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Home > SPJ News > SPJ mourns death of 95th President John Ensslin

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SPJ mourns death of 95th President John Ensslin


8/6/2019


CONTACT:
J. Alex Tarquinio, SPJ National President, 212-283-0843, atarquinio@spj.org
Jennifer Royer, SPJ Director of Communications and Marketing, 317-361-4134, jroyer@spj.org

INDIANAPOLIS — The Society of Professional Journalists is mourning a beloved former national president, long-time award-winning journalist and friend today as it grieves the sudden passing of John Ensslin.

Dedicated, devoted, kind and genuine are words friends and colleagues across the country use repeatedly to describe him.

“John was one of the best, as dedicated to SPJ as any past national president could be,” said SPJ National President J. Alex Tarquinio. “After his term, he supported our election process with his podcasts of the candidates and freely gave advice to SPJ leaders coming up the ranks. He remained a committed journalist, moving halfway across the country twice to keep doing the work that he loved. He was also a good friend and a class act, and our hearts all go out to his family and friends.”

Ensslin started his career as a journalist by posting accounts of the 1964 World Series on his front porch for neighborhood kids to read.

A graduate of Columbia University in 1976, Ensslin worked as a reporter at the Rocky Mountain News for 24 years. He was with the paper when it closed in February 2009.

“I’m heartbroken,” a gracious Ensslin told the Denver Post at the time of the Rocky’s closure. “I’ve given 24 years of my life to this paper, and I really liked it. I had a goal when I came to Denver: to work for a great American newspaper, and I met that goal, and I got to stick with it.”

He won numerous awards throughout his career and covered stories ranging from the JonBenet Ramsey case to visits from Queen Elizabeth and the Pope. In 2012, he sat down with the Columbia School of Journalism to discuss “Ethics in a Modern Era” as part of the school’s 100th anniversary activities.

“It was a great run,” he told The Post in 2009.

He worked for The Gazette in Colorado Springs from 2009-2011; The Record in New Jersey from 2012-2018; and returned to Colorado in February to work at Colorado Politics. He was inducted into the Denver Press Club Hall of Fame in 2007.

He told Quill magazine, after being inducted as SPJ’s national president in 2011, that he stays involved with SPJ because, “I’m always struck by how much work we do every day in the cause of journalism.”

He is survived by his wife, Denise. Arrangements are pending.

Quotes about John Ensslin from colleagues and friends:

J. Alex Tarquinio, current SPJ National President

“This is devastating and thoroughly unexpected news. John was one of the best, as dedicated to SPJ as any past national president could be. After his term, he supported our election process with his podcasts of the candidates and freely gave advice to SPJ leaders coming up the ranks. He remained a committed journalist, moving halfway across the country twice to keep doing the work that he loved. He was also a good friend and a class act, and our hearts all go out to his family and friends.”

Hagit Limor, SPJ’s 94th national president and current vice president of the SPJ Foundation

“John never hesitated to step up to the plate when we needed him most, be it a committee, an initiative, a phone call, even stepping in as president-elect a year early. He exemplified calm, focused leadership and above all, was a genuine, true friend. What a huge loss to SPJ and every organization blessed to enjoy his talents.”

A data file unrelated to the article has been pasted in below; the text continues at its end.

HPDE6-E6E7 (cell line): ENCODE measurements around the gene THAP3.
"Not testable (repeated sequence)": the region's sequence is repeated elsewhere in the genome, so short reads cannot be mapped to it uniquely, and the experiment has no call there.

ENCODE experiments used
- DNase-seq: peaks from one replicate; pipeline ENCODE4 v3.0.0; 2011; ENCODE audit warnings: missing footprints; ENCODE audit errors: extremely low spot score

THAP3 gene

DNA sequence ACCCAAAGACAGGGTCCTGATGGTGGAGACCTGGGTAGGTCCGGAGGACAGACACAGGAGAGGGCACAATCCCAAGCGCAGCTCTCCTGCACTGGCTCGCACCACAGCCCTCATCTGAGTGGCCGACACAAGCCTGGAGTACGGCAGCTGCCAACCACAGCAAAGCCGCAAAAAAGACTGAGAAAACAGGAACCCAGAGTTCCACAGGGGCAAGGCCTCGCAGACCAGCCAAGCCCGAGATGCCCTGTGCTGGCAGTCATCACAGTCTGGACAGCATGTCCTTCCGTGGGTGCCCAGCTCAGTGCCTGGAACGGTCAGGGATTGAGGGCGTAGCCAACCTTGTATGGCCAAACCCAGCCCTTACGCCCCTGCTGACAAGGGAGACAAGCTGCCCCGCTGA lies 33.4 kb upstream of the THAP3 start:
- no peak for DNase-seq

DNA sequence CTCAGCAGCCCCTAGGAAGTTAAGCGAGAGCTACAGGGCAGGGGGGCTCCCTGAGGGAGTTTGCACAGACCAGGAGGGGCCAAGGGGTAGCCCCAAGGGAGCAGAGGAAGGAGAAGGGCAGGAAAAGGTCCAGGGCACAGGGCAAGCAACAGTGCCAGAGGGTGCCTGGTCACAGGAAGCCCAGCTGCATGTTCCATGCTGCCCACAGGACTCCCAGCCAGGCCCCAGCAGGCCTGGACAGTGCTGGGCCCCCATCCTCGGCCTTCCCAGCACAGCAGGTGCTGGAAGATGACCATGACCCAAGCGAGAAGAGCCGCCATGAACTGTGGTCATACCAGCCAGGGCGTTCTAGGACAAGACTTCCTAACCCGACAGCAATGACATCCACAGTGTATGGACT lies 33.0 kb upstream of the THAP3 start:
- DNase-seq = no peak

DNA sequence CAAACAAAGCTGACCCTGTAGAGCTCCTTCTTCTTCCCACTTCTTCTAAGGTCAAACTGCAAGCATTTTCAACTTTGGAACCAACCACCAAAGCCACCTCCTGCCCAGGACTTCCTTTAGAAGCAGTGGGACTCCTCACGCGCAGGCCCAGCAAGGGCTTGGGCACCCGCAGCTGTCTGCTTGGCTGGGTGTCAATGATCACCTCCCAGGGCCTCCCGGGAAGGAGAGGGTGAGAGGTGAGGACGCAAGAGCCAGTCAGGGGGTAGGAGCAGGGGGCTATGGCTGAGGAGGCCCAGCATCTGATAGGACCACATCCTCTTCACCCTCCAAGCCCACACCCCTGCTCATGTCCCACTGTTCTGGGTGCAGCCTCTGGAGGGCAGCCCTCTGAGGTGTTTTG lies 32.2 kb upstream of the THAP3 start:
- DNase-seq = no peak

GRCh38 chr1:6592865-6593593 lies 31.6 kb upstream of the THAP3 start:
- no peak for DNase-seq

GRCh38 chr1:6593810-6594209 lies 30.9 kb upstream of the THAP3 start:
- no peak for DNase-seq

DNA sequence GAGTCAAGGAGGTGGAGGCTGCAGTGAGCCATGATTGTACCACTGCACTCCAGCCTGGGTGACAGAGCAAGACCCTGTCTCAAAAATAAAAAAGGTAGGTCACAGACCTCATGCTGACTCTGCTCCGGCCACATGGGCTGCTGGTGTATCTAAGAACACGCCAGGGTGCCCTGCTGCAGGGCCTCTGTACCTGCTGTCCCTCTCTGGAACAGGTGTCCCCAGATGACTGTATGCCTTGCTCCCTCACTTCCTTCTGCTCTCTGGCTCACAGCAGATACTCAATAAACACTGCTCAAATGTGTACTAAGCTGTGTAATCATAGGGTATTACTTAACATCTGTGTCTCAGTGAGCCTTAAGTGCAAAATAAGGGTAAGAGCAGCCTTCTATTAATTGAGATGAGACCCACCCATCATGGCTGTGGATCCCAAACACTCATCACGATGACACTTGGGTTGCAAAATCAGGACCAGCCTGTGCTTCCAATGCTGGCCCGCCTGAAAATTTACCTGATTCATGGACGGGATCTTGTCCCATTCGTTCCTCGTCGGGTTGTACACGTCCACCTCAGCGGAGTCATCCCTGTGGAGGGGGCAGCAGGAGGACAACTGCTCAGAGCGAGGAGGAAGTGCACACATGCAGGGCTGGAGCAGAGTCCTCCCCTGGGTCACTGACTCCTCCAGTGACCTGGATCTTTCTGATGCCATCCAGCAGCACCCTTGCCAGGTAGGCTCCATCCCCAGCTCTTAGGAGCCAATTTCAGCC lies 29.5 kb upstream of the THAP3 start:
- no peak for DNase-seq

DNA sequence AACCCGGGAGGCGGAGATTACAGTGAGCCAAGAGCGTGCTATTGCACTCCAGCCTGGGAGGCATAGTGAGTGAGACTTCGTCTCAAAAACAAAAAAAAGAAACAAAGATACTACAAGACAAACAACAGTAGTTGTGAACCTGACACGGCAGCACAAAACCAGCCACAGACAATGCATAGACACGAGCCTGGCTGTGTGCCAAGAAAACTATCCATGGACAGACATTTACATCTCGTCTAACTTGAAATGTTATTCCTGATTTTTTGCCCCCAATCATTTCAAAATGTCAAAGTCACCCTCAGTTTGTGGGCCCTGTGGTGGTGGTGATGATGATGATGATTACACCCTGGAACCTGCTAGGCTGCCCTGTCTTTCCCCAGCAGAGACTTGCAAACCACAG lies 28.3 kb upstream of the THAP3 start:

Sonny Alberado, SPJ’s 96th national president

"John epitomized the collaborative leader -- gracious yet clear about his goals. He began his year as SPJ president by convening a weekly conference call with his president-elect and secretary-treasurer, me and Dave Cuillier. Those meetings kept us in the loop about his FOI and podcast initiatives, and we shared ideas about how to extend and expand on one president's goals beyond a single term. I think we were successful.

"Even after his term was over, we stayed in touch and consulted on crises and ambitions for SPJ. I'm going to miss his positivity and deep commitment to journalism."

Robert Leger, SPJ’s 86th national president and SDX Foundation immediate past president

“Some years ago, John Ensslin started a podcast for the Society of Professional Journalists. He asked me to write a theme for it. I knew John as a fine journalist, an excellent leader as SPJ president, but above all a gentle, thoughtful soul with whom every conversation was a treat. We titled his theme ‘Civil Dialogue.’

“John died unexpectedly in Denver this week, a blow to all of us who knew and respected him. In his honor, here is his theme."

Sue Porter, retired vice president of the Scripps Howard Foundation

“John’s work earned him the esteem of his colleagues and the gratitude of his readers. But his kindness and intelligence endeared him to everyone whose path he crossed. SPJ - and the journalism profession - have lost a very special friend.”

Andy Schotz, SPJ Region 2 director

“I met John at a Scripps Leadership Institute weekend when it was still held each year in Indianapolis.

“We bonded over journalism and baseball, and those bonds lasted as long as we knew each other.

Most conversations ended with a chat about the last game we attended or the next one we hope to see. And we sometimes talked about which city and stadium where we could meet sometime soon, although we never made it happen.

“One trait I liked most about John is that even if he was bugged about something, he never ratcheted up the outrage. He stayed level-headed and collected and kept his demeanor cool.

“He went through ups and downs in job security, but he always found a way to keep going and do what he loved.

“Podcasting was a great example. It wasn’t part of his duties years ago. Then, a job cut forced him to try something new and he took to it.